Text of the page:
The "Immersive Van Gogh" exhibit turns out to be a 35-minute digital video, played across four screens on a loop, such that viewers are enclosed and enveloped by the video and can stay for as many iterations as they please. The available accommodations include a concrete floor, onto which circles have been painted polka-dot wise (seating suggestions for social distancing?) and minimalist benches. That means you can either sit in mild discomfort or else roam awkwardly through the space to check if the viewing experience is better or worse on any of the four screens. It's all more or less the same: animations of some of Van Gogh's most famous paintings set to music. Some of it is very interesting to look at! The yellows truly pop. If it were on a single screen, the video would be a titillating teaser for an actual Van Gogh exhibit at an art museum. With narration—about the artist's technique, say, or his life—it'd be a natural companion piece at said exhibit, the sort of thing that plays continuously in a dark room off to the side where patrons wander in and watch for a few minutes as they rest their legs.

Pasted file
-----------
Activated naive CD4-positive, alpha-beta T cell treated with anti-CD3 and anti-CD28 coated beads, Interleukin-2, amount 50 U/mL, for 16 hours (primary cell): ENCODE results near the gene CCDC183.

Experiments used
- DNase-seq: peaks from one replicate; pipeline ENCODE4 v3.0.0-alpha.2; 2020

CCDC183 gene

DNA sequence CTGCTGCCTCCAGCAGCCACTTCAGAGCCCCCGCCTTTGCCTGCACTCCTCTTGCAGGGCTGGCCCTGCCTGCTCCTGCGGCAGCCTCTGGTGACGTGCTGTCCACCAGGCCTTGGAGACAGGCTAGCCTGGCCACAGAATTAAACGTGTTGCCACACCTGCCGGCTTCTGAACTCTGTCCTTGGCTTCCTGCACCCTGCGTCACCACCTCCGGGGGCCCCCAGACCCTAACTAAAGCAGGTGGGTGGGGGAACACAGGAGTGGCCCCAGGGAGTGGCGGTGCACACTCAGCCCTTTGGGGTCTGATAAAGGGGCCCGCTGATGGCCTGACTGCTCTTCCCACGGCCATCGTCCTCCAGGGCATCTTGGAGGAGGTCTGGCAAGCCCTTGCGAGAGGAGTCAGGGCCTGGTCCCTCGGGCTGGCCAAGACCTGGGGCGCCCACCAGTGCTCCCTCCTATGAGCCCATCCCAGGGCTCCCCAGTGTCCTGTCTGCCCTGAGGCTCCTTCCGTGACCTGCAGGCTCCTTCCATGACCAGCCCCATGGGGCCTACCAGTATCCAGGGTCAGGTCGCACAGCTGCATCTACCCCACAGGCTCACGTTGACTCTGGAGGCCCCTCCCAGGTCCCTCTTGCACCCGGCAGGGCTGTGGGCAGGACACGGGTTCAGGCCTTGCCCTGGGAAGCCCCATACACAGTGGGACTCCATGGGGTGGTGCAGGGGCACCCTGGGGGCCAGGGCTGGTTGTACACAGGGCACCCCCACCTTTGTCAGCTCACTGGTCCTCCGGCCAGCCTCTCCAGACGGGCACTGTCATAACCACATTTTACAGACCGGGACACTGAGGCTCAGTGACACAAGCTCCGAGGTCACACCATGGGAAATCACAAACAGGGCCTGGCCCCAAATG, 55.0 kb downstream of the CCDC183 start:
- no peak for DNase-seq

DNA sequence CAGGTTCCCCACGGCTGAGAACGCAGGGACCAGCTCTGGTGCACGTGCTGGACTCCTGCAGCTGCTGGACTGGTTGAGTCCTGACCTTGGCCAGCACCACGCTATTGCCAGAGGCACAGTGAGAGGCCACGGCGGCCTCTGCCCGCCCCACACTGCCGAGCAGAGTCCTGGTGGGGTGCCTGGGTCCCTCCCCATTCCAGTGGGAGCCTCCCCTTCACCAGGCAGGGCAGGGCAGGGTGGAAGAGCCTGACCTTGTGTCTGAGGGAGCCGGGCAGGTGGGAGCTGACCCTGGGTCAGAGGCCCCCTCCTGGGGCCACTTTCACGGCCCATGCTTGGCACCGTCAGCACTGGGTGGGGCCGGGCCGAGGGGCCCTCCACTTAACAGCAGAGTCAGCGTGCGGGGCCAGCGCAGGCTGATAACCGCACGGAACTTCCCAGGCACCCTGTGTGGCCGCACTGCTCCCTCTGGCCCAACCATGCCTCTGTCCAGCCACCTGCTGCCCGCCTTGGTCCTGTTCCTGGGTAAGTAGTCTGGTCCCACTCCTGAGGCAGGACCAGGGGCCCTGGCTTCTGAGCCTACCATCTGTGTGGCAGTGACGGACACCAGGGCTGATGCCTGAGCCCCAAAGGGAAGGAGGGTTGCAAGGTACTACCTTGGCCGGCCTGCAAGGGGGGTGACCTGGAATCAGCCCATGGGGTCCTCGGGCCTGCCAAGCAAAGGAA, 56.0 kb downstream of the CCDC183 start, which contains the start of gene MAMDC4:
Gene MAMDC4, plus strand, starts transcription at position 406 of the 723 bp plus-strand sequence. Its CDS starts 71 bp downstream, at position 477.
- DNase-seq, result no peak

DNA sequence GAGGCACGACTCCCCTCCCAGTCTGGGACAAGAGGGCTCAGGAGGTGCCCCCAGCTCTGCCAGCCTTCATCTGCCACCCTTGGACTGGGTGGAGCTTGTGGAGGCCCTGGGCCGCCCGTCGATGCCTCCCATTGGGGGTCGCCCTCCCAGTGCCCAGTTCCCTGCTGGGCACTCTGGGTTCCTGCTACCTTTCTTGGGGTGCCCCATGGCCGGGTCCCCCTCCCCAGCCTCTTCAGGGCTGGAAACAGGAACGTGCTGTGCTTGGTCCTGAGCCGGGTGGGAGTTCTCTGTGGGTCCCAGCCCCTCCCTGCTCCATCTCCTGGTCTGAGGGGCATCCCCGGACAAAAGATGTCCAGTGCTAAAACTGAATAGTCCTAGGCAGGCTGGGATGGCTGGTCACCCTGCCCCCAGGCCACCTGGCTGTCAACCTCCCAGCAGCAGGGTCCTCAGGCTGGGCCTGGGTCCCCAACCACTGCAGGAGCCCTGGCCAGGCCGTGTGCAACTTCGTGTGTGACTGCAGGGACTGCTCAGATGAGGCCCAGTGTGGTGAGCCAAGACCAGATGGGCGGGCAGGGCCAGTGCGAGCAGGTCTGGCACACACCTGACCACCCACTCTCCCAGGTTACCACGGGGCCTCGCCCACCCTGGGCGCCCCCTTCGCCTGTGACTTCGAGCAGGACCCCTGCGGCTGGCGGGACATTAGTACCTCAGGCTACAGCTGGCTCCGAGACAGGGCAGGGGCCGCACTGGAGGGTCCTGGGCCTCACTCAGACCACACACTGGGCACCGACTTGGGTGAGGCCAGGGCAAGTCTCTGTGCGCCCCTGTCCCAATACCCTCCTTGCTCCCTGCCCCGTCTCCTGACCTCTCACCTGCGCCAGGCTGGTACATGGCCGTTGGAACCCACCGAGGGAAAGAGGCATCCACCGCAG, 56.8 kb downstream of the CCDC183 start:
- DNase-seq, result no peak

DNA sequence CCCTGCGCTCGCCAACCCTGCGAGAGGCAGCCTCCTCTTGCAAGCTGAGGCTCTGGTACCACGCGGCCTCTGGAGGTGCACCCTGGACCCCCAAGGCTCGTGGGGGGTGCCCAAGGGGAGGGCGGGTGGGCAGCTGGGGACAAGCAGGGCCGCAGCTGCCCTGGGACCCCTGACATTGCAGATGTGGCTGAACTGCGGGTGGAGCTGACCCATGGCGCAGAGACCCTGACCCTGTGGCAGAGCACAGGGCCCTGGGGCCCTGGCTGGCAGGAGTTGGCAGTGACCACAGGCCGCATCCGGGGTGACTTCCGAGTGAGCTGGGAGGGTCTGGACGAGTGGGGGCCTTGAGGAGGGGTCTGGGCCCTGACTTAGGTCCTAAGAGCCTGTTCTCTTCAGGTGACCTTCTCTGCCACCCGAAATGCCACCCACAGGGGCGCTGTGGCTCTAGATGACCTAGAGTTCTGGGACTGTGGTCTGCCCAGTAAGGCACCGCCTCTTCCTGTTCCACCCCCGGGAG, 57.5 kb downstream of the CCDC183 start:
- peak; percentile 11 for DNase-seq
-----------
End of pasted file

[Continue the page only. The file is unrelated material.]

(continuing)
As a new way to get acquainted with the post-impressionist master, it's a cool thing. But as a high-dollar, hot ticket event, it's a head-scratcher. And given the omnipresence of the marketing campaign, it can leave something of a sour taste in one's mouth. That is to say, the whole thing can feel a little scammy, or at least sullied by hyper-commercialization. What might have been a unique, family-friendly outing at a $6 or even $12 price point turns into highway robbery at $40 (off-peak) or $55 (peak), with premium packages at higher rates that include things like Immersive-Van-Gogh-branded cushions to mitigate against the built-in discomfort; even more so when you realize the "immersive" exhibit is a single warehouse room, and that the video itself is only half an hour long, and that the physical space has been designed to herd guests into a gift shop as large as the exhibit itself where dollar-store items sell at markups so high the only natural response is to suspect an error in currency conversion.
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